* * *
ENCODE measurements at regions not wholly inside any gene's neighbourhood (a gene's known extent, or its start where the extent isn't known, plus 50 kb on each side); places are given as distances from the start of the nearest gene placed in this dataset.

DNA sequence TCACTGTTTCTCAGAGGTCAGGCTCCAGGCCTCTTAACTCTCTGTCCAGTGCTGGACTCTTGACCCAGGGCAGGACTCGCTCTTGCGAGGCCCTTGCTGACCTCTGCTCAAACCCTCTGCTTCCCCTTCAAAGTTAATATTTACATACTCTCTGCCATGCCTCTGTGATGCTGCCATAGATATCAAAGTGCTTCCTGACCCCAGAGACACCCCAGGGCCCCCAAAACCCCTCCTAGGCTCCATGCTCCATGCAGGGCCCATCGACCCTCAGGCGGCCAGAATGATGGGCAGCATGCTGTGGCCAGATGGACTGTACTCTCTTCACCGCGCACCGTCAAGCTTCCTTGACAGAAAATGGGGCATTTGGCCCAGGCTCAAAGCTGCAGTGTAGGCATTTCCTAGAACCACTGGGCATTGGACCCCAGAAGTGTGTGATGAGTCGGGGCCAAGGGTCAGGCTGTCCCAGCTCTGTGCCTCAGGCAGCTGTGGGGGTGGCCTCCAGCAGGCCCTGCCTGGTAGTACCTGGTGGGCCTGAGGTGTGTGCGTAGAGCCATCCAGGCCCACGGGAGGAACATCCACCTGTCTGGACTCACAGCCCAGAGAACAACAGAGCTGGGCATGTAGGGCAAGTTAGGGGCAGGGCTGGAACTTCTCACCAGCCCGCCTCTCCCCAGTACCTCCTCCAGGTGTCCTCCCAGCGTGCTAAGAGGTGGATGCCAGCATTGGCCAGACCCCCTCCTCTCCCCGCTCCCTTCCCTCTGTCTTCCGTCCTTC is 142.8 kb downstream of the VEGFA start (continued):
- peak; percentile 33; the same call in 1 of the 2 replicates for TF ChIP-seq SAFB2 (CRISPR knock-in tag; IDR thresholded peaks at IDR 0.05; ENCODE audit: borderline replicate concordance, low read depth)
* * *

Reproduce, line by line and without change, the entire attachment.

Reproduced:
ENCODE measurements at regions not wholly inside any gene's neighbourhood (a gene's known extent, or its start where the extent isn't known, plus 50 kb on each side); places are given as distances from the start of the nearest gene placed in this dataset.

DNA sequence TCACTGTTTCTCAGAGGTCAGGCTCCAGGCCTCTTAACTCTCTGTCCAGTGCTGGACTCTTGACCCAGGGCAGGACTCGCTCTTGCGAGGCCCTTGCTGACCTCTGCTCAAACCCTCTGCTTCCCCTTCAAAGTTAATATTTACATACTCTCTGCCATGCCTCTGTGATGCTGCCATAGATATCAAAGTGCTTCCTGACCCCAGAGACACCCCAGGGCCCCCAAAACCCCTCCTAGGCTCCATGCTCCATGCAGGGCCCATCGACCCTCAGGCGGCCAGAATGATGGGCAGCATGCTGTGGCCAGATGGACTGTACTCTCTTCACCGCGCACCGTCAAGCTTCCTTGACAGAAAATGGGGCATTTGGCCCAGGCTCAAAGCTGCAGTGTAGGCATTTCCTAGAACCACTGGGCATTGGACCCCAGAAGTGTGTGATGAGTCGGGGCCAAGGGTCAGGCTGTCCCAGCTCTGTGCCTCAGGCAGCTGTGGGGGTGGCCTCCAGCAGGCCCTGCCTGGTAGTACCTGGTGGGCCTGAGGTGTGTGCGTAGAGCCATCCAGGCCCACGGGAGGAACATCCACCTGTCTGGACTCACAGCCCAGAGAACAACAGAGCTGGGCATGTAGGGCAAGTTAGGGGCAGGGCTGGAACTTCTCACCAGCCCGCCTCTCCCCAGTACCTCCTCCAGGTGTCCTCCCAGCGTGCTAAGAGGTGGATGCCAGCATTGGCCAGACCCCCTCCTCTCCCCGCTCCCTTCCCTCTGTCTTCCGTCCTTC is 142.8 kb downstream of the VEGFA start (continued):
- peak; percentile 33; the same call in 1 of the 2 replicates for TF ChIP-seq SAFB2 (CRISPR knock-in tag; IDR thresholded peaks at IDR 0.05; ENCODE audit: borderline replicate concordance, low read depth)